|23||.40 S&W||174||6.85||102||4.01||13, 15, 17||600|
|23C||.40 S&W||174||6.85||102||4.01||13, 15, 17||>600|
|24||.40 S&W||225||8.86||153||6.02||10, 15, 29||757|
|24C||.40 S&W||225||8.86||153||6.02||10, 15||>757|
|25||.380 ACP||174||6.85||102||4.01||15, 17, 19||570|
|26||9 mm Luger||160||6.30||88||3.46||10, 12, 15, 17, 19, 33||560|
|27||.40 S&W||160||6.30||88||3.46||9, 11, 13, 15, 17||560|
|28||.380 ACP||160||6.30||88||3.46||10, 12, 15, 17, 19||529|
|29||10 mm||172||6.77||96||3.78||10, 15||700|
|30||.45 ACP||172||6.77||96||3.78||9, 10, 13||680|
|31||357 SIG||186||7.32||114||4.49||15, 17||660|
|31C||357 SIG||186||7.32||114||4.49||15, 17||>660|
|32||357 SIG||174||6.85||102||4.01||13, 15, 17||610|
|32C||357 SIG||174||6.85||102||4.01||13, 15, 17||>610|
|33||357 SIG||160||6.30||88||3.46||9, 11, 13, 15, 17||560|
|34||9 mm Luger||207||8.15||135||5.31||17, 19, 33||650|
|35||.40 S&W||207||8.15||135||5.31||15, 17||695|
|38||.45 GAP||174||6.85||102||4.01||8, 10||685|
|39||.45 GAP||160||6.30||88||3.46||6, 8, 10||548|
There is no "Glock 40" model, but the term is sometimes used to refer to models chambered in .40 S&W.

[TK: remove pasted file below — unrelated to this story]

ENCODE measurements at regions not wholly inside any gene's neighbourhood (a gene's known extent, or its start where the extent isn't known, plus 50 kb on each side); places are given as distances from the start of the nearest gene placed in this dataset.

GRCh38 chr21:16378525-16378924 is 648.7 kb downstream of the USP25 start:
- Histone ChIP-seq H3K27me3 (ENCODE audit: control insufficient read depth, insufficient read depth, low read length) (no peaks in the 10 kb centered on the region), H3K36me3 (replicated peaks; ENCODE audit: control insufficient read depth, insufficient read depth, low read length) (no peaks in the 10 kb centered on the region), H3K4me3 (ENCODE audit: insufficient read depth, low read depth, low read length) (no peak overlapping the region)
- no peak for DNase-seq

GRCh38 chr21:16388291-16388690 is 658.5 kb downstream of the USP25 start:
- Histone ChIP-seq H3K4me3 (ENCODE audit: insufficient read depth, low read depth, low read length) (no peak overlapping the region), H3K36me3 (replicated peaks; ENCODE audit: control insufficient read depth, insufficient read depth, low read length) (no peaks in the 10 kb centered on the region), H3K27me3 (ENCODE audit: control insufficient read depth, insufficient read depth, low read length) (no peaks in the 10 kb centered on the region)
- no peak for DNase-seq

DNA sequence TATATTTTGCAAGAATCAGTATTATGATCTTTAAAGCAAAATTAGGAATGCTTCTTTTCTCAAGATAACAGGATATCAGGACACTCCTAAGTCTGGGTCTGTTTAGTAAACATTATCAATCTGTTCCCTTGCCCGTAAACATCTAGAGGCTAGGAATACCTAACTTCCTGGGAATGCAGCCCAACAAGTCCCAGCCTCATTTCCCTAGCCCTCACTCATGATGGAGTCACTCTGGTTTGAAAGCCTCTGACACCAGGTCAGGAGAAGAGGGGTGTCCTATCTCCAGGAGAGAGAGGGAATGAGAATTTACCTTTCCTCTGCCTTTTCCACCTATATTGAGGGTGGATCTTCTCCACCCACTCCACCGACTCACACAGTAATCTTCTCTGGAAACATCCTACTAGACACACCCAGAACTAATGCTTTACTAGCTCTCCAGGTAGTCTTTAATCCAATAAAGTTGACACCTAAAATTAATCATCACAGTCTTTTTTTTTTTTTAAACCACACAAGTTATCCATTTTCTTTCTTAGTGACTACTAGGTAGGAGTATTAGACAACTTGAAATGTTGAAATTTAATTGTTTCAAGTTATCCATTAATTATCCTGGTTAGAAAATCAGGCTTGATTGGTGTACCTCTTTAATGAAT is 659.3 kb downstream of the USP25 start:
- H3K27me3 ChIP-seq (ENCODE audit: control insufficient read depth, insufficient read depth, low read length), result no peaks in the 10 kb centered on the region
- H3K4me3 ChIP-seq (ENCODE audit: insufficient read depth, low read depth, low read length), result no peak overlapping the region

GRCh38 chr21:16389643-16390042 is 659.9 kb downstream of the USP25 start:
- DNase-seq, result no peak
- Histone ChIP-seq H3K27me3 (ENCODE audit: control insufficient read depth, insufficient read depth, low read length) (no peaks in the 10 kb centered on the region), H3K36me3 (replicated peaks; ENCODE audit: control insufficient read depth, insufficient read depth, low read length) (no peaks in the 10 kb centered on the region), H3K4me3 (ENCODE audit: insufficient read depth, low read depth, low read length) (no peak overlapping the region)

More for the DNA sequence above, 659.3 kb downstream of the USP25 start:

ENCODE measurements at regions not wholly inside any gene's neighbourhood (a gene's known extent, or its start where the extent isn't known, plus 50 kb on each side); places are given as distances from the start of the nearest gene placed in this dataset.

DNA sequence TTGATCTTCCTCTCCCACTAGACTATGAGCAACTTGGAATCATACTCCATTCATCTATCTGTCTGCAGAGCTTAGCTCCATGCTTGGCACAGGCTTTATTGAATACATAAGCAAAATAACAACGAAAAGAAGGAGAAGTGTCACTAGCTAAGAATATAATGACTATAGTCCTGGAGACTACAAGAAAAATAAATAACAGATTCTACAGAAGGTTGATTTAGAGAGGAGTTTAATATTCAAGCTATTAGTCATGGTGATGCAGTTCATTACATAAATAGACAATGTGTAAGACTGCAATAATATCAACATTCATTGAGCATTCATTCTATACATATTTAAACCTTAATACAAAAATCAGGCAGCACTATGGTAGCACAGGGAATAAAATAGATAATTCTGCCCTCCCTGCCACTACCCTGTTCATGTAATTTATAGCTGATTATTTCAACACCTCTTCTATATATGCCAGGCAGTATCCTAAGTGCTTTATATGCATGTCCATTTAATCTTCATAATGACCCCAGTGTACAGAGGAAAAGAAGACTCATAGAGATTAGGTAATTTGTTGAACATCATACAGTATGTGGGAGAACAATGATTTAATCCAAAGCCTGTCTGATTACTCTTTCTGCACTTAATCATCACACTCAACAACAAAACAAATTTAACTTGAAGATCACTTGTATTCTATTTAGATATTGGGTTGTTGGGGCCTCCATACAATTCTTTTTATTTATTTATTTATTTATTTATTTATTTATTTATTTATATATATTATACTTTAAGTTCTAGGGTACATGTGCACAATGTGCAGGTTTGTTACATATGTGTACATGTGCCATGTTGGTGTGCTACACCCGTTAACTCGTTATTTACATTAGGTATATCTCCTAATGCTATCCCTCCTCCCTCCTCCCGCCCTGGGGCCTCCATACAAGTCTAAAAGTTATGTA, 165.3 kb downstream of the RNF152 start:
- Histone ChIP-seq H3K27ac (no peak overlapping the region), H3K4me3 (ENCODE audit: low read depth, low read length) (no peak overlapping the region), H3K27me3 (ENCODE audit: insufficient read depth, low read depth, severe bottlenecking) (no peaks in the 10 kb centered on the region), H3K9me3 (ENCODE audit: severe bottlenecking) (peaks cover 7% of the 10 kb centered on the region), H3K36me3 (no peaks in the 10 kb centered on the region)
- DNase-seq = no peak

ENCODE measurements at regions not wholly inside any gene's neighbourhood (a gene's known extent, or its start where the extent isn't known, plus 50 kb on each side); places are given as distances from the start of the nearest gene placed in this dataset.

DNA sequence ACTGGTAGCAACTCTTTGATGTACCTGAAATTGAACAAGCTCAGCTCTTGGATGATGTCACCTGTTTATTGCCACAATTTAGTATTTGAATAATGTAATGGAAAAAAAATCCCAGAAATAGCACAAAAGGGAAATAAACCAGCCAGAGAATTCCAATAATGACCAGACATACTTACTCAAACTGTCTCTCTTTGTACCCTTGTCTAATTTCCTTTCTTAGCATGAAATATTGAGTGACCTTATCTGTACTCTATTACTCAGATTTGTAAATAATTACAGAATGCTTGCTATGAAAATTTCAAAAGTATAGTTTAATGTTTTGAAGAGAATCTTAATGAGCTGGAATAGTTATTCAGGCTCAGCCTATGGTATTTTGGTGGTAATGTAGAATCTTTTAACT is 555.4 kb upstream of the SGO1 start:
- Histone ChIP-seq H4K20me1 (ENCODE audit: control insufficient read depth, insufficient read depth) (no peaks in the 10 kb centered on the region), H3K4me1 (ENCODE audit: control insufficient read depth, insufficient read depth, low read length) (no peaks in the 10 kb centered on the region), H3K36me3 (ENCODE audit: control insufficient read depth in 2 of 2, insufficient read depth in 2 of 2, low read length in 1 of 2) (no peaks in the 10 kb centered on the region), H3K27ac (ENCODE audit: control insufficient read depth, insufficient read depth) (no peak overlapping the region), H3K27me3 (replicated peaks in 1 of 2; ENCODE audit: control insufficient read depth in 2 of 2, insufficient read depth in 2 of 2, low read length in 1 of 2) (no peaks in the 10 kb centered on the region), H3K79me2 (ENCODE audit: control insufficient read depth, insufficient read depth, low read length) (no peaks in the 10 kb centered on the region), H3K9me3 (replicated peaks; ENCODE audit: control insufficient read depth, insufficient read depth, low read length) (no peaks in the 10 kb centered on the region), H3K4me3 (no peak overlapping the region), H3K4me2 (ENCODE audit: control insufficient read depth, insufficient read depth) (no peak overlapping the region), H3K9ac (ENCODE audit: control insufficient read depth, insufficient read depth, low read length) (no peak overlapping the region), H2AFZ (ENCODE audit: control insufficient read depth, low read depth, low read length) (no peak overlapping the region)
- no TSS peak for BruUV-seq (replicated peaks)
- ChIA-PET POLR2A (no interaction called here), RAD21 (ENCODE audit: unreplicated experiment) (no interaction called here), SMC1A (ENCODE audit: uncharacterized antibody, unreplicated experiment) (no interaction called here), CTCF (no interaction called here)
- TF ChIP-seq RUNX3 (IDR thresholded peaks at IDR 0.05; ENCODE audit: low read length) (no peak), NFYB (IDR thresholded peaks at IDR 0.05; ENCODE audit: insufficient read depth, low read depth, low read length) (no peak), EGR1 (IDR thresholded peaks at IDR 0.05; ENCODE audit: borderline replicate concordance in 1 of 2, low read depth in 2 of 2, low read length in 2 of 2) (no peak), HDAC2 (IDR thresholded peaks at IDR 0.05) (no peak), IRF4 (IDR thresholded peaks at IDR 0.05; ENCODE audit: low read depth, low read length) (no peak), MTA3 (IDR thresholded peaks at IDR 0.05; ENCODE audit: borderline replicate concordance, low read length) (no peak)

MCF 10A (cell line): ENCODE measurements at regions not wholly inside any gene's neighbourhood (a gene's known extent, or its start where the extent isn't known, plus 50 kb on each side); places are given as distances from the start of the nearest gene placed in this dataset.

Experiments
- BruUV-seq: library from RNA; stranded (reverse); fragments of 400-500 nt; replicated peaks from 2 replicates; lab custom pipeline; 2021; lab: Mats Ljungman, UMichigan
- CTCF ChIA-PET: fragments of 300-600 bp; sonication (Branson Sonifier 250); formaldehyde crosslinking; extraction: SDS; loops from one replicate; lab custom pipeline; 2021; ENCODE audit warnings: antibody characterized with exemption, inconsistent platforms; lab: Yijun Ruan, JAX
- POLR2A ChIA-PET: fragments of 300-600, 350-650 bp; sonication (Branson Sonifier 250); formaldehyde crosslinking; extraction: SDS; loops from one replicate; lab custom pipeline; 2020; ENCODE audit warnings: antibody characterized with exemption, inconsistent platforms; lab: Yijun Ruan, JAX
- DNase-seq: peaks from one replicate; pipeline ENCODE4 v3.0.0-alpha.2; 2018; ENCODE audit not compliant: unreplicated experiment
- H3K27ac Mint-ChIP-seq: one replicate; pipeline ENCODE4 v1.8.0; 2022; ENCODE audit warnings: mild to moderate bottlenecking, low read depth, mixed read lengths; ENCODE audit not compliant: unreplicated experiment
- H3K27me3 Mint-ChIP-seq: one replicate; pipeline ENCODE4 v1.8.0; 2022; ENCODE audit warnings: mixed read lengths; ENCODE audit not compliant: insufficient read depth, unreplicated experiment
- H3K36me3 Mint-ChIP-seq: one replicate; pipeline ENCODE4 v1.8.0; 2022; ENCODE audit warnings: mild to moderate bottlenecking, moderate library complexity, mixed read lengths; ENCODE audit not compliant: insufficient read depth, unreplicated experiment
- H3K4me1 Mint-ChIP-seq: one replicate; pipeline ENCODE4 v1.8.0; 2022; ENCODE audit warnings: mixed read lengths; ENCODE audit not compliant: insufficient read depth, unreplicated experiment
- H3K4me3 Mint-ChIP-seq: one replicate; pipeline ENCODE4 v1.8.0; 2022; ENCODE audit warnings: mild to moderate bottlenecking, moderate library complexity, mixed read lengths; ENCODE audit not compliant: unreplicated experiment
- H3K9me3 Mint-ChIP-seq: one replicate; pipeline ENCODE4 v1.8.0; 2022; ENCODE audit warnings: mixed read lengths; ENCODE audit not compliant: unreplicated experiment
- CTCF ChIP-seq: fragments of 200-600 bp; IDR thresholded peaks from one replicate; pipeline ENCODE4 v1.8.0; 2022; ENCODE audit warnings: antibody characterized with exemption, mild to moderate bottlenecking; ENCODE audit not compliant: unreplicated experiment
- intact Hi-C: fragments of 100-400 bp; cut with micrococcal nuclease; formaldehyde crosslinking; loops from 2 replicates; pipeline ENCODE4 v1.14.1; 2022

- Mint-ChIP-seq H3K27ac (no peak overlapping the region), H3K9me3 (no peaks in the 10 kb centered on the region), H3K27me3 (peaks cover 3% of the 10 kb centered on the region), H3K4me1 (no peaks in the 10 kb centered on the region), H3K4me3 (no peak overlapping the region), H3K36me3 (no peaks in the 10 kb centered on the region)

Glock 18/18C pistols are 9 mm Luger select fire automatic/semi-auto machine pistols and not available to the general public in most countries.
Glock 25 or 28 pistols are not available to the general public in the United States, as they do not meet the standards required for the importation of pistols under the Gun Control Act of 1968. This failure is not due to any inherent defect in the model, but due to the fact that a small pistol chambered for the .380 ACP cartridge does not meet the "sporting purposes" criteria by which imported pistols are judged. However, the Glock 25 and 28 pistols are relatively popular in nations where handguns in "military" calibers (.45 ACP, 9mm Parabellum) may not be purchased by the general public.
|* Also available as C variant|
|~ Not made in this combination|
Glock also manufactures their own line of knives, which are popular due to their affordability and the Glock brand. They are available in olive, tan, and black.
- ^ Description of custom 9×21 mm Glock 19 pistols from Glockfaq.com
- ^ Description of the BATFE point system from Glockfaq.com